Each week we take a look with EV specialist and Innovation Origins columnist Auke Hoekstra at what caught his eye on topical issues or what he runs into where the preservation of our planet is concerned.

Despite the fact that everyone is working from home as much as possible, Auke is extremely busy. So busy, in fact, that last week he had to cancel this column. At home, he has been constantly distracted by huge diggers that have been working outside the front of his energy-neutral house. “Seeing those diggers shoveling stuff in front of your window all day long isn’t really helpful. And the noise that those things make … ” Auke sighs.

But as soon as he said it, he insisted that he shouldn’t complain and that he’s busy with some wonderful things. He won’t talk about what projects they are yet. “NEON is taking shape now, it’s becoming more and more concrete.”

To be continued then. Because today Auke wants to broach another issue. On Twitter he wrote that sustainable energy or meat substitutes have nothing at all to do with an economic or political trend. After all, this is how a large proportion of the population still sees it at the moment, according to him. “I’m extremely annoyed by the school of thought which embraces the idea that we must use less energy. This Degrowth Movement assumes that energy is finite and that everything we use damages the natural ecosystem. But that doesn’t make any sense. We have enough energy from the wind and sun. Why should we use less energy?”

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    Read here what Auke Hoekstra has previously written about this

    Is it a kind of minimalism, less is more, something like that?

    “No it’s more Calvinistic. There’s a certain sense of self-castigation inherent in that because we are supposed to suffer. More of anything is off-limits. We have to tighten our belts. It’s the kind of philosophy that says TVs or cars are bad because energy is finite. A problem cannot be solved cheerfully. Instead, it always has to be a drama. Otherwise it doesn’t feel satisfying enough. And that’s a pity because there is no need for this suffering. If we approach it smartly, we don’t have to worry about a limited supply of energy at all.”

    On the other hand, blind capitalism, as Auke calls it, is failing to bring about the needed rapid transition of the energy system. “Capitalism only looks at the growth of the gross domestic product and not at the consequences. To put it bluntly, the earth is being thrown to the wolves. Neoliberalists have this idea that our children’s children can solve everything through innovation and we can turn a blind eye to the very real problems that exist.”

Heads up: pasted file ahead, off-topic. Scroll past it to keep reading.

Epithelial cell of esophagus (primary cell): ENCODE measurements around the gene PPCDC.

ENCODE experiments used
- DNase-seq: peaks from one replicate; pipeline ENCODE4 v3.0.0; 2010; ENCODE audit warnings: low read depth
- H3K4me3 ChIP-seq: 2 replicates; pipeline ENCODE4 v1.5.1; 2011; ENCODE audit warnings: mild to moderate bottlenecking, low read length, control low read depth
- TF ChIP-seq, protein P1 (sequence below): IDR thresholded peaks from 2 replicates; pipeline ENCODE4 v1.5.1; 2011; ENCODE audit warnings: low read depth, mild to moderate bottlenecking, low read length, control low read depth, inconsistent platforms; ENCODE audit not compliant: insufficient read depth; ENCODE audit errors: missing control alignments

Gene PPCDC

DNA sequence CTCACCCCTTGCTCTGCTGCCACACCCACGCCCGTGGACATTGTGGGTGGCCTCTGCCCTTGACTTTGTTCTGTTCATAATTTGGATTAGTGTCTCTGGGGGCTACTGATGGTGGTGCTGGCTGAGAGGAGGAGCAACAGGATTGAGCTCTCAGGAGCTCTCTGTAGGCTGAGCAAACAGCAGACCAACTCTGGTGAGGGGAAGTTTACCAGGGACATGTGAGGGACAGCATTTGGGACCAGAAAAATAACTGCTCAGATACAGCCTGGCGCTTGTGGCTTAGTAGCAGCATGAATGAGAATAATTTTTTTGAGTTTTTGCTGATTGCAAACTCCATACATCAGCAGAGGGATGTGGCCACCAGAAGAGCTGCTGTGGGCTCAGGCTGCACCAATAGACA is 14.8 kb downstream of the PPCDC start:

Where does the solution lie then?

    “So we have one school of (Economic) thought ignores what is happening and is confident that our children will solve the CO2 problem. The other school greatly exaggerates the issue and is pessimistic. Their solution is actually that there is no solution. I may be wrong, but I don’t think we should listen to either of them. Economists have solutions to theoretical problems, whereas our problems are very hands on.”

    “As an engineer I feel like saying: ‘For God’s sake go and bore someone else because thsi is pointless.’ I think you should look at the consumption of materials and pollution without being distracted by political or economic ideology

    According to Auke, it’s relatively recent that people have a car. “Driving around in a car is not an outcome of millions of years of human evolution that is indispensable to our existence. It’s just a convenient thing that we can pay for now. The same goes for me too. I live quite a way out of town. Then an electric car comes in handy. But that doesn’t mean we can’t think of other options, or that there are no alternatives.”

    What do you suggest then?

    “It’s pretty simple to me. A greater focus on reducing CO2 emissions and more conscious use of materials don’t have to stand in the way of wealth creation. Take shared cars. Not only would you need 10 times fewer vehicles, but they can also be made a lot smaller. Together that really reduces their negative impact. But it also makes cars much cheaper so anyone can afford them and you always have them available.”

    “Nobody who ever buys a car thinks: ‘I want this car because it is wrecking nature.’ Of course not! The same goes for meat. We breed animals in inefficient slaughterhouses that are a burden on the environment and which cause suffering to animals. But if you ask people why they eat meat, you never hear anyone say that they buy their pork chops because a pig has suffered so much. If you think about it that way, we quit halfway when we set out to make the meat industry more efficient. Cultivated meat would complete the industrialisation by taking those poor inefficient animals completely out of the loop. How cool would it be to take a couple of cells from a pig at a children’s farm and use them to grow thousands of kilos of meat? That’s worth exploring, don’t you think?”

    And the nay-sayers, as you call them?

    “The real sermon that I want to give is that it shouldn’t be a sermon,” Auke laughs. “When I say that we have to switch to another system – because capitalism is destroying everything – you rub many people the wrong way. We should also not say “You must quit meat!” That’s not the way to bring people on board. But if we show that there are ways to create more wealth and meat while sparing nature and animals I think we will have a much easier sell.”

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    About the author

    Author profile picture Milan Lenters is a writer and editor. Through IO, he got to know his native city Eindhoven in a different way and sometimes looks with amazement at the many stories that lie ahead.